The Three Brothers: Book 1

A Fine Summer Morning

Chapter 2

22nd July 1991

"It's the eye of the tiger, it's the thrill of the fight …" blared the headphones connected to the blue Sony Walkman, currently atop Mark's head. It swayed to the beats as he read the book in front of him. The room in which he was now seated was a reflection of its owner in every sense; a wall on the left had a tall bookshelf beside the dresser, filled with old books that Mark had 'rescued' from the library at Mom's old house in Hampshire, while the one beside it was covered with band posters of The Who, Led Zeppelin, Fleetwood Mac, and the Beatles. In front of it, were guitars placed on their stands, as well as other equipment related to it. Mark lifted his head to momentarily admire his new guitar resting in on its stand in its full glory.

'Dad really outdid himself'. It had been eight months since he had gotten the black and gold masterpiece, and he still went giddy thinking about it. 'Well, it did pay to not have read Dad beforehand. The surprise was totally worth it.' He wondered if there was someone at his school who could be a good drummer to form a band. His classmate Steve was only average on the guitar, but he was a decent bassist; so, all they needed was a good drummer and they could jam. Realising that his thoughts had drifted away from the page in front of him, he closed his eyes and refocused on his breath, remembering the meditation technique Edwin had taught him to control his ability.

'Well, the old man certainly didn't have much idea, even though his method worked pretty damn well'. It was the truth. The old staff sergeant from his dad's old regiment certainly had no idea how to help an eight-year-old who could hear the thought of everyone around him. But he had helped the best he could, for he had seen the pain in Mark's eyes as he was plagued by the multitude of silent cries filled with pain, witnessed during the many hospital visits with John. Within six months of guided meditation, Mark had improved dramatically.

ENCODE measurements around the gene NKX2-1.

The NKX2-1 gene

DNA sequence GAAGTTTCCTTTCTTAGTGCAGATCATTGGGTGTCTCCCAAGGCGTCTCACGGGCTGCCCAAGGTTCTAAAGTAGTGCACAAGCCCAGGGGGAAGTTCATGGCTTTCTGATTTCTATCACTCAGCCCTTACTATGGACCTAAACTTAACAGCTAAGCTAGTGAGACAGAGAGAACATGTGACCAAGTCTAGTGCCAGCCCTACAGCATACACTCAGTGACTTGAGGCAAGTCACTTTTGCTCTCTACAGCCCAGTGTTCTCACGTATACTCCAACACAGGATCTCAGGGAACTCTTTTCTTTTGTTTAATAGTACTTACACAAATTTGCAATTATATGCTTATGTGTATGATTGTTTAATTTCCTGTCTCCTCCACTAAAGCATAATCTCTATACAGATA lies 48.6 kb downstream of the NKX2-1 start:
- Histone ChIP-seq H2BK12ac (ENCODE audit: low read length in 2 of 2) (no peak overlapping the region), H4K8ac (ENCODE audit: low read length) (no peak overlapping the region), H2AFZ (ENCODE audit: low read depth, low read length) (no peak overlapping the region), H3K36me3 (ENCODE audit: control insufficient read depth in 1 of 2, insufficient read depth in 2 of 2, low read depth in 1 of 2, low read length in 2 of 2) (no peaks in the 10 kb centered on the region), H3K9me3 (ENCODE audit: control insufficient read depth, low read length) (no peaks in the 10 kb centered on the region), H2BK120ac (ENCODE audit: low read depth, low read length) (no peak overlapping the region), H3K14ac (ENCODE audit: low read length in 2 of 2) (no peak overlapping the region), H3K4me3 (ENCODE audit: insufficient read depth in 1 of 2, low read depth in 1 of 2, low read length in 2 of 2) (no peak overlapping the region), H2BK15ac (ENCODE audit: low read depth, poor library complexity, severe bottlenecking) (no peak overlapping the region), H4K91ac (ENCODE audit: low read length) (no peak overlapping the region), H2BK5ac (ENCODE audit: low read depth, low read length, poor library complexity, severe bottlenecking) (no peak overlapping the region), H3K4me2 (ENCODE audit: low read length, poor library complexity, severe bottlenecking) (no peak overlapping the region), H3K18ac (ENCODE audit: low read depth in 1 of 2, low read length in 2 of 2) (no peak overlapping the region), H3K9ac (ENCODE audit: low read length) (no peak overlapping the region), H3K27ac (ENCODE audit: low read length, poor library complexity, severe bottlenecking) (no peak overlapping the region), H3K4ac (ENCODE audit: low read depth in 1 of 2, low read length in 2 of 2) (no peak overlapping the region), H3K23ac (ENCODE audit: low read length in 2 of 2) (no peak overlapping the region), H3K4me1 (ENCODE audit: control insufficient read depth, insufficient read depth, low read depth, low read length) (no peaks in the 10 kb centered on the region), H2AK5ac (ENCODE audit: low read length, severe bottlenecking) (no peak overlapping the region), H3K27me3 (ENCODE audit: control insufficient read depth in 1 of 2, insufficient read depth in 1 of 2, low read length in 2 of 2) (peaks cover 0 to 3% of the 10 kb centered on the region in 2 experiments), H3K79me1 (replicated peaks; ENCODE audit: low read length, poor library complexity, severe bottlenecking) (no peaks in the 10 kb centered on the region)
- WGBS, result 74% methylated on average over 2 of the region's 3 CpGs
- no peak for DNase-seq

Mark wondered if he was a mutant, just like Professor Xavier from the X-men comics he had borrowed from Steve. The only difference he could find was that Mark wasn't able to project anything to anyone else's mind. Perhaps he was a bit like the red-head Jean Grey, since he had managed to levitate a book when he was younger, and spun that coin in his palm a few weeks ago. He hadn't told anyone about that yet, except his dad, who had just smiled softly. He was a bit afraid of what people would say if they found out; he knew they usually reacted to the unknown in pretty violent ways.

Opening his eyes after about five minutes, Mark felt the fleeting emptiness of his mind, and satisfied, he set to resume reading the page in front of him. A few minutes in, the doorbell rang, followed by his dad's voice. "Don't get up, I got this." He returned to the book, and to the description of vector algebra on the page, illuminated under the bright summer sun shining in through the window.

The bright summer sun shined on Harry as worked, kneeling beside the garden beds he was weeding. He hummed a tune in his head; he didn't want to risk doing it aloud, as he wondered about the punishment that he had gotten for the zoo incident. It had been Dudley's birthday, and after a long argument regarding Harry's fate, they had decided that he would accompany them on their trip to the Zoo. Harry had been secretly happy about this, and the day had gone great; that is until they entered the reptile house and encountered the boa constrictor.